News about legal information relating to Information Technology from European directives, and pan-European legal requirements and regulations.
UK Government's SMART CARD Initiative
Targets set in the UK by the Modernising Government agenda require the use of Information Technology tools to deliver the changes towards better, more efficient, convenient, quality government services. In July 2003 the Office of the e-Envoy issued a draft Policy Framework proposing the use of SMART CARDS as such a technology enabler. The Policy Framework is aimed mainly at strategists in the Public Sector responsible for service delivery, but also aimed at raising the awareness of the informed citizen about the role SMART CARDS can play in the delivery of e-government services.
In 2002 one billion SMART CARDS were issued worldwide. This is expected to rise to 1.7 billion by the end of 2004. SMART CARDS already impact on all our lives in such forms as prepaid phone cards, debit/credit cards, shop loyalty cards, SIM cards etc. A widespread adoption of SMART CARDS would increase significantly the delivery of e-government initiatives over the next few years.
With the ability to hold a digital credential in a portable form, SMART CARDS provide one solution to the problem of authentication and security on the Internet. Similarly, they may be used to overcome the problem of authentication between government and citizen. The portability and security of SMART CARDS, plus their ability to manage and manipulate data, make them able to fulfil a number of different functions. These functions can include acting as access control to buildings or computers, credit cards, a more durable substitute for paper records, such as medical records, and, more importantly, can act as a device for executing a digital signature. Furthermore, a single card can host many services from one or more providers.
One of the strongest drivers for the uptake of SMART CARDS is the demand for secure on-line commerce and access to government services. Around 20% of the 500 or so government services available to the public require strong authentication. The use of SMART CARDS enable users to authenticate themselves, firstly through a "two-factor authentication", ie the possession of the card and the knowledge of the PIN number, or even a "three-factor authentication", where the card stores additional biometric information that can be used to test the physical identity of the cardholder, and, secondly, to provide a digital signature. The UK Government is developing policies aimed at encouraging the adoption of digital credentials and the market for trust service providers.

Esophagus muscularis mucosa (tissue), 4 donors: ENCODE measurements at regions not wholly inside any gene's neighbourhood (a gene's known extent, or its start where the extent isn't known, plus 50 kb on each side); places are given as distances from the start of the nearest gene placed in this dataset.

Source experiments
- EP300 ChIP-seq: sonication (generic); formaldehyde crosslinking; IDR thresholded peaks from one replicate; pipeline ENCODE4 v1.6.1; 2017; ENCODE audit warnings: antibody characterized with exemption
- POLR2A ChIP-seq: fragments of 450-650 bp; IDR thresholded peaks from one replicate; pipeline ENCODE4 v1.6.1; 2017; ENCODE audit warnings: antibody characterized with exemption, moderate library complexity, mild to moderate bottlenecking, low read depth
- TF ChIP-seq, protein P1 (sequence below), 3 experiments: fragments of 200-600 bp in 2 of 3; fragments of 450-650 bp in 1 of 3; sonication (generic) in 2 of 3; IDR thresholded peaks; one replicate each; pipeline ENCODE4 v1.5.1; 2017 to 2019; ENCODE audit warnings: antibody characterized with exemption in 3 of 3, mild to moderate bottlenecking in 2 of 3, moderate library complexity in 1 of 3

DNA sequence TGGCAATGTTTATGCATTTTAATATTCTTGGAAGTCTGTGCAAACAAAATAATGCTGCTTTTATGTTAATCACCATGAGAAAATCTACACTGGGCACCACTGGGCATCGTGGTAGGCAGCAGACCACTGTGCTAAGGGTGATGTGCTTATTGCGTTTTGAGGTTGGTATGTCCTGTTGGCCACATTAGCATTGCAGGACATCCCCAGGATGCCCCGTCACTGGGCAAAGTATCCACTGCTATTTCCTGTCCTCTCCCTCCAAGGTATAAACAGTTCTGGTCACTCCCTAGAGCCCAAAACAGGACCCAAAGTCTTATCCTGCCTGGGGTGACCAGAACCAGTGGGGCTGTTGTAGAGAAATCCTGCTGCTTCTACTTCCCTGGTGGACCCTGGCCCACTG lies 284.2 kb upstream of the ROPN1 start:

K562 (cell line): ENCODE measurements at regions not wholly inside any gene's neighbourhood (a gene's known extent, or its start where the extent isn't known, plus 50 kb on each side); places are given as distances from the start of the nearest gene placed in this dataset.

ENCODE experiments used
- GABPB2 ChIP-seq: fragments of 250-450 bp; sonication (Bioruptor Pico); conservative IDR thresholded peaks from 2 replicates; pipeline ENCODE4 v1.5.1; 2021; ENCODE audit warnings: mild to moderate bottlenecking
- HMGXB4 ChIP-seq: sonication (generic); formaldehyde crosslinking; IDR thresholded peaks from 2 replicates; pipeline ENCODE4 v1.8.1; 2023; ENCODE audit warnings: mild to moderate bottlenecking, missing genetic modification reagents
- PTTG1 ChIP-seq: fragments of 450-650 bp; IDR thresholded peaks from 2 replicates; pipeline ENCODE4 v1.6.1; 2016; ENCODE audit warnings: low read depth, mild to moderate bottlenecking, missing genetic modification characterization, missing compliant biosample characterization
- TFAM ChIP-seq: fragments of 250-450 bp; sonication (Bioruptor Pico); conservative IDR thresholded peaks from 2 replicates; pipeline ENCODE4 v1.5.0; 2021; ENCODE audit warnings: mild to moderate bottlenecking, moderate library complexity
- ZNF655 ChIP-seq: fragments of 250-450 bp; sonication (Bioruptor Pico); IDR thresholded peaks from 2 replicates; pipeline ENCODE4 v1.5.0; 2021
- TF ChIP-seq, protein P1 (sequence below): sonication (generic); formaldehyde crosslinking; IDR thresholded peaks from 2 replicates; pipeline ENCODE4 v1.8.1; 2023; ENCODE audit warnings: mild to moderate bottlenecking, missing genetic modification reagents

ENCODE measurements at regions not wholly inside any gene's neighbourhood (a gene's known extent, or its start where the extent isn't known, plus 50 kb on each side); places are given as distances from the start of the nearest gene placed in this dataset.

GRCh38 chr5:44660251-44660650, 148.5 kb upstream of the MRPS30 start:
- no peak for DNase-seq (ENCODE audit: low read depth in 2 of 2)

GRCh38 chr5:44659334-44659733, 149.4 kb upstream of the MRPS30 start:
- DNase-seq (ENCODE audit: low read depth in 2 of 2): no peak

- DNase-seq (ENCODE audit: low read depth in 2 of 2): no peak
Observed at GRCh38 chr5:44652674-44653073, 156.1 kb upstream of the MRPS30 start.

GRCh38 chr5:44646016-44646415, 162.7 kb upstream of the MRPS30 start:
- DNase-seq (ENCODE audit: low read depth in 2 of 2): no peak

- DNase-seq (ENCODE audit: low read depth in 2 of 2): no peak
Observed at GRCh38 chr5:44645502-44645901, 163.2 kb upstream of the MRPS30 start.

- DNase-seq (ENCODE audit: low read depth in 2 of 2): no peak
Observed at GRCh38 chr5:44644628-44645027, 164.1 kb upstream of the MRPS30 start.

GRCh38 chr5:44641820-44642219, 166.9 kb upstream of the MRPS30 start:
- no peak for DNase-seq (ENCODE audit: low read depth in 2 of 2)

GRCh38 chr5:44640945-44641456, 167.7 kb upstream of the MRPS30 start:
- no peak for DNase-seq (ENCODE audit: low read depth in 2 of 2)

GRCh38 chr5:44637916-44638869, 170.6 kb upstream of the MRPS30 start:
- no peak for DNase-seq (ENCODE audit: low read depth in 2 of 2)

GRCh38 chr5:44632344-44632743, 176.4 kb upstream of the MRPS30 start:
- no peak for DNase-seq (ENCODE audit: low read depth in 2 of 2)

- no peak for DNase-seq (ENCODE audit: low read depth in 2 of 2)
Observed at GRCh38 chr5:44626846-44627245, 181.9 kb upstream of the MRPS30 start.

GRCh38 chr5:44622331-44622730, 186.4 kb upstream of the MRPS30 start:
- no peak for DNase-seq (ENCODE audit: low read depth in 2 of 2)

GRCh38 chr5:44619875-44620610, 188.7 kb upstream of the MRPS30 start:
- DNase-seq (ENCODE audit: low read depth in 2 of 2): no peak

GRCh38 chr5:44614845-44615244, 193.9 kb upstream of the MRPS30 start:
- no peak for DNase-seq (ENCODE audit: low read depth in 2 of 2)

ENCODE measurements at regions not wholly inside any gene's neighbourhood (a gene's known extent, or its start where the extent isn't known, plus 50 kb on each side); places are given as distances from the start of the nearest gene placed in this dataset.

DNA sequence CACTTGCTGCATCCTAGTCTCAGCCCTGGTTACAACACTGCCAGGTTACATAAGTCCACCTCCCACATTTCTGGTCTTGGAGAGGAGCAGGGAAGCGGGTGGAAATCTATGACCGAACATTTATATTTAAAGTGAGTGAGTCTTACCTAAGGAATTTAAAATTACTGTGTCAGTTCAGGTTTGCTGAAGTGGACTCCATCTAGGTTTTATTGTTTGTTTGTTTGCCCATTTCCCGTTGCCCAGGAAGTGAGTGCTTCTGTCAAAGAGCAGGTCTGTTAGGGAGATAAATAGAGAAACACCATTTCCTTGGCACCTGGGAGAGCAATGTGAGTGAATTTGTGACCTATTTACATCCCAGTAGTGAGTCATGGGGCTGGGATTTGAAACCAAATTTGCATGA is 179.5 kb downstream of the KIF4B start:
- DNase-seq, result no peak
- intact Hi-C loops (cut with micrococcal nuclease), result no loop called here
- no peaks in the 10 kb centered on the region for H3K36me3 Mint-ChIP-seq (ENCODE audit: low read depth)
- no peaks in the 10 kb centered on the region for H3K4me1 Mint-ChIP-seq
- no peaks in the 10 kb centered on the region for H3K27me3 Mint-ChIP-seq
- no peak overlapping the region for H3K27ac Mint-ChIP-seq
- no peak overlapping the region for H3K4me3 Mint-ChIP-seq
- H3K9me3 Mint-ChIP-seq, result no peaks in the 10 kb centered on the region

However, there are a number of obstacles that need to be overcome. Primarily, the lack of an industry-wide set of standards, which are well developed in terms of agreeing the physical size and shape of the cards, but at the security and application level are lacking, make it difficult to build interoperable and integrated systems and access channels. Also, the absence of a proven business case for a multi-purpose SMART CARD scheme, that meets social inclusion objectives such as access for people with disabilities and those without readily available installed infrastructure, at an affordable cost. Perhaps the most contentious of all is the need to safeguard citizens' rights in respect of the data held about them, ensuring that existing regulatory provisions in the areas of data protection, financial services, telecommunications etc are not compromised and that citizens are confident that additional personal data required to demonstrate they are who they say they are online, is held securely.
The full text of the draft Policy Framework can be found at:
by Heather Weaver, CCLRC
Heather Weaver regrets that she is unable to reply personally to emails or telephone calls seeking legal advice.